Before we begin this tutorial, sign up for a PubNub account to get your API keys. We offer a generous sandbox tier that won't cost you a dime until it's time to scale!
Geolocation and tracking functionality are making continuous advancements. We have moved beyond static maps to a realm of interactive and dynamic API mapping technology. This shift has underscored the indispensable role that a geolocation API assumes in every industry, from the on-demand economy to the Internet of Things.
Real-time tracking certainly casts a wide net, doesn't it?
Google Maps Tracking Tutorial Overview
Real-Time Location API Setup
For this tutorial, we presume you are working with a recent evergreen browser on a desktop or mobile device.
To get started, you'll first need your PubNub publish and subscribe keys. If you don’t have an account, you can sign up here, and your pub/sub keys are available in the Admin Dashboard. The keys resemble UUIDs and start with “pub-c-” and “sub-c-” prefixes respectively.
Once you have your pub/sub keys, create a new PubNub application to represent your Android application (and any other systems that communicate using the same channels). The PubNub application will include publish and subscribe keys that applications can use for those specified features.
Google Maps API Setup
To integrate with Google Maps, you’ll need to create a Google Maps API key. We recommend doing that using the getting started guide here. This creates a unique API key that can be locked down to whatever web apps you like. Once you’ve started to create a bunch of projects, you can manage your credentials in the Google API console here.
Real-Time Location API Overview
The core PubNub functionality that we use is Real-time Messaging. Our application uses a PubNub channel to send and receive position changed events. In this example, the same application both sends and receives the position events, so we say it is both the publisher and subscriber. In your application, the publisher (sender) system(s) may be different from the subscriber (receiving) system(s).
Google Maps Overview
To work with the code, you’ll want to fork it into your own project using CodePen, or download the HTML code into a file and run it using your favorite HTTP server. We recommend editing code in the CodePen web IDE like this:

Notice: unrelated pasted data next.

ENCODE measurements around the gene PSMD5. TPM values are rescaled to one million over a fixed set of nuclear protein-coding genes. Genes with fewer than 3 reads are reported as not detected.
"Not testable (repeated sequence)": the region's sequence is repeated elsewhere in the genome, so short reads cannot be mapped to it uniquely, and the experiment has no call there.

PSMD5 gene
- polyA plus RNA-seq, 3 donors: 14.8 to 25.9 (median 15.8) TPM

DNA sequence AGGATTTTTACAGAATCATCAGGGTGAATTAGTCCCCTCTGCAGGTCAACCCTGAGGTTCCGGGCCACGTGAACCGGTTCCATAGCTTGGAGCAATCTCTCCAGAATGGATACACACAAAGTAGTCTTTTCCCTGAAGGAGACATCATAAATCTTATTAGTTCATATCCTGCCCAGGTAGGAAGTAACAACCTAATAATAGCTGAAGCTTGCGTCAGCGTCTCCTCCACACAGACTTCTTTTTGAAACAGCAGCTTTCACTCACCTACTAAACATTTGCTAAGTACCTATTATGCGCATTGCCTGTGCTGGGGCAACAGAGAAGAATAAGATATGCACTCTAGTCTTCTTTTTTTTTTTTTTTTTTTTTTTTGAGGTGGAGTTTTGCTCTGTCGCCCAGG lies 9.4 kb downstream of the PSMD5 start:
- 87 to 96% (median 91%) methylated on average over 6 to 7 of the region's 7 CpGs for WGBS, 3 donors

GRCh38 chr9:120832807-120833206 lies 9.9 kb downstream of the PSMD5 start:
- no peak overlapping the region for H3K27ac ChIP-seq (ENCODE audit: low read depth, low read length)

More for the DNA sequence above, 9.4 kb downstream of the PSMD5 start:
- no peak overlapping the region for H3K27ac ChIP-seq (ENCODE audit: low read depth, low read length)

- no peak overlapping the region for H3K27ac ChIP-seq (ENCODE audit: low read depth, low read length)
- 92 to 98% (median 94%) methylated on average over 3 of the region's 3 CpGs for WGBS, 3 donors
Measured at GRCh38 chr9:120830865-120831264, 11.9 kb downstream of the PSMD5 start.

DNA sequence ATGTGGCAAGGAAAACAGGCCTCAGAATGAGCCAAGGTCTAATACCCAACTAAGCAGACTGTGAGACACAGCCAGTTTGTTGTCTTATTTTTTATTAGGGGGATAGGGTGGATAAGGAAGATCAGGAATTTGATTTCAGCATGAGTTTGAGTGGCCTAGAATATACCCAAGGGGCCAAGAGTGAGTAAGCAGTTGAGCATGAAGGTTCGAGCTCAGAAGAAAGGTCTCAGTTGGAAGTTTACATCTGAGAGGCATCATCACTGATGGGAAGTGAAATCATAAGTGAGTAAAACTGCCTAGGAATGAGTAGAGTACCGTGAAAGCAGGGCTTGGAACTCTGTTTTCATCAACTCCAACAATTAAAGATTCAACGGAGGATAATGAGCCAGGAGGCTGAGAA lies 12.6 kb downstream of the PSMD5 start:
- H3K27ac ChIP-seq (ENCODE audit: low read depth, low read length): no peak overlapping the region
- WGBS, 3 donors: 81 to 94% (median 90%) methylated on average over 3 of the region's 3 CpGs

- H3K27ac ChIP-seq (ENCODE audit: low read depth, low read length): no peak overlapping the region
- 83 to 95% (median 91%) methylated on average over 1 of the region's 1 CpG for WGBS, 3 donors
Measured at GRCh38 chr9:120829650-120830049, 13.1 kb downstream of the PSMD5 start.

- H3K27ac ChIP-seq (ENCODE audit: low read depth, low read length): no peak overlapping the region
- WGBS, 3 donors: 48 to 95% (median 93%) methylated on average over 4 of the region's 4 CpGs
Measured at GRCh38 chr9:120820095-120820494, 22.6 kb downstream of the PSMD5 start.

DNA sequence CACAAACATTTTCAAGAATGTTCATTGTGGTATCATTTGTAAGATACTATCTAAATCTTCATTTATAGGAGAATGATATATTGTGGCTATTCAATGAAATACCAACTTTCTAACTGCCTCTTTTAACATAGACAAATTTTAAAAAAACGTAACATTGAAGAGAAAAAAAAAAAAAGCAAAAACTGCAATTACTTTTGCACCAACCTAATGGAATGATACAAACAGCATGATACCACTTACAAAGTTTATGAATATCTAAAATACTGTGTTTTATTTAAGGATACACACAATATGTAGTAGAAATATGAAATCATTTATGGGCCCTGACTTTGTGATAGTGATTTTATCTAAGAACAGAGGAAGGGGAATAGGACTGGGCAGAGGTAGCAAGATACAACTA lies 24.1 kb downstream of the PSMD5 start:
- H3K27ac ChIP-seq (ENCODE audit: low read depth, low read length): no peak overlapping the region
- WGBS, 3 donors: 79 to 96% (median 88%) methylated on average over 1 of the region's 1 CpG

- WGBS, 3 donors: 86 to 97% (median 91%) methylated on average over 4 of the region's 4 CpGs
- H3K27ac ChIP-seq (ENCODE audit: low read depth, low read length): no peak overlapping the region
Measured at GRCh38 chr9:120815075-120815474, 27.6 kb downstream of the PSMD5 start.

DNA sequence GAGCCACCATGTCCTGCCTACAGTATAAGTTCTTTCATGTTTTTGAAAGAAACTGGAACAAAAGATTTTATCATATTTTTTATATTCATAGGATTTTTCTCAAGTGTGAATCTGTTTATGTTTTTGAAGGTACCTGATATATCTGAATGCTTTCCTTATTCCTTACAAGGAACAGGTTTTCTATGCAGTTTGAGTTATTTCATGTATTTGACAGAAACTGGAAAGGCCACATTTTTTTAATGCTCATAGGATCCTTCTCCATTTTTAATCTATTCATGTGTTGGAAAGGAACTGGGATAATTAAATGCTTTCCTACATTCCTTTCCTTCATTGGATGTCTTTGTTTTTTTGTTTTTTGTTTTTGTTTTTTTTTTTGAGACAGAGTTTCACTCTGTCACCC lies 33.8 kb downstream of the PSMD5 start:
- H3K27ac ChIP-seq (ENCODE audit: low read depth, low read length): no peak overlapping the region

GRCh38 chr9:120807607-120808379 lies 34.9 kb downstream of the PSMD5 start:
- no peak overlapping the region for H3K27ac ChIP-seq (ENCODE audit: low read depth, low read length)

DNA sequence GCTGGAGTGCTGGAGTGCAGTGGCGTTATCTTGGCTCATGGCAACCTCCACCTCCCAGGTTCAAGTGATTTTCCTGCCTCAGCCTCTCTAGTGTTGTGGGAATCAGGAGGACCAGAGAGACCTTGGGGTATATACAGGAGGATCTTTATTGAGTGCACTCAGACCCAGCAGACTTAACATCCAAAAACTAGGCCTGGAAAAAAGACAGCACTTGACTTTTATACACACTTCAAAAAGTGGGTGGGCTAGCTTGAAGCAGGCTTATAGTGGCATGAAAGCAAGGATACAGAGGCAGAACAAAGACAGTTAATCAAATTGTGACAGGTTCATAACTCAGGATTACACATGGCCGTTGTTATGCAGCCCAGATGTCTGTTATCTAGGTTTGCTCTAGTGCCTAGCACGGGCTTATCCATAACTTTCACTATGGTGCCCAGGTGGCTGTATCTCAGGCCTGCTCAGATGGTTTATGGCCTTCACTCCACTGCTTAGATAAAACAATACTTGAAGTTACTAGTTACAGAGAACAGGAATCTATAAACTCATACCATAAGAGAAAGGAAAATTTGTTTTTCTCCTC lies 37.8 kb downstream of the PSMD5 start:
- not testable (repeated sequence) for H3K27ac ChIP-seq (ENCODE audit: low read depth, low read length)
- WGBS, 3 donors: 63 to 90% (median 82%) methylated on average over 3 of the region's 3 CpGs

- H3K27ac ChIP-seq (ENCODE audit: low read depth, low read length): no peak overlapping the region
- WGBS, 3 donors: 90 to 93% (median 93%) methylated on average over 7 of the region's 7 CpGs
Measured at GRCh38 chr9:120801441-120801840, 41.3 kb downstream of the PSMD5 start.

Once you’re in the IDE, you’ll be able to perform the minor code changes to get the app running quickly.
Application Setup and Configuration
You’ll also want to include the Google Maps API using a SCRIPT tag at the bottom of the HTML page. Check the official Google Maps documentation for the latest version.
Note that you’ll need to replace the placeholder maps API key and version in the SCRIPT SRC attribute accordingly above.
It’s worth mentioning that for HTML5 location to work, you’ll be relying on the user to explicitly allow location access to your app on their device. Handling graceful fallback for cases where location permission is denied is beyond the scope of this tutorial. However, it's essential to make sure you handle these cases in your final application to provide the best user experience.
Running the Code
You don’t need to do anything special to run the app in CodePen – it runs automatically from the online editor. Depending on where you are viewing the app (geolocation), and the capabilities of your connection (WiFi or LTE), you may see different locations reported (IP to geo versus GPS location). We’ve found that different devices, as well as different browsers, have their own location accuracy characteristics, some more accurate than others.
With that, we now have our app set up. In Part Two, we’ll implement live map markers, which identify where a device is located on a map.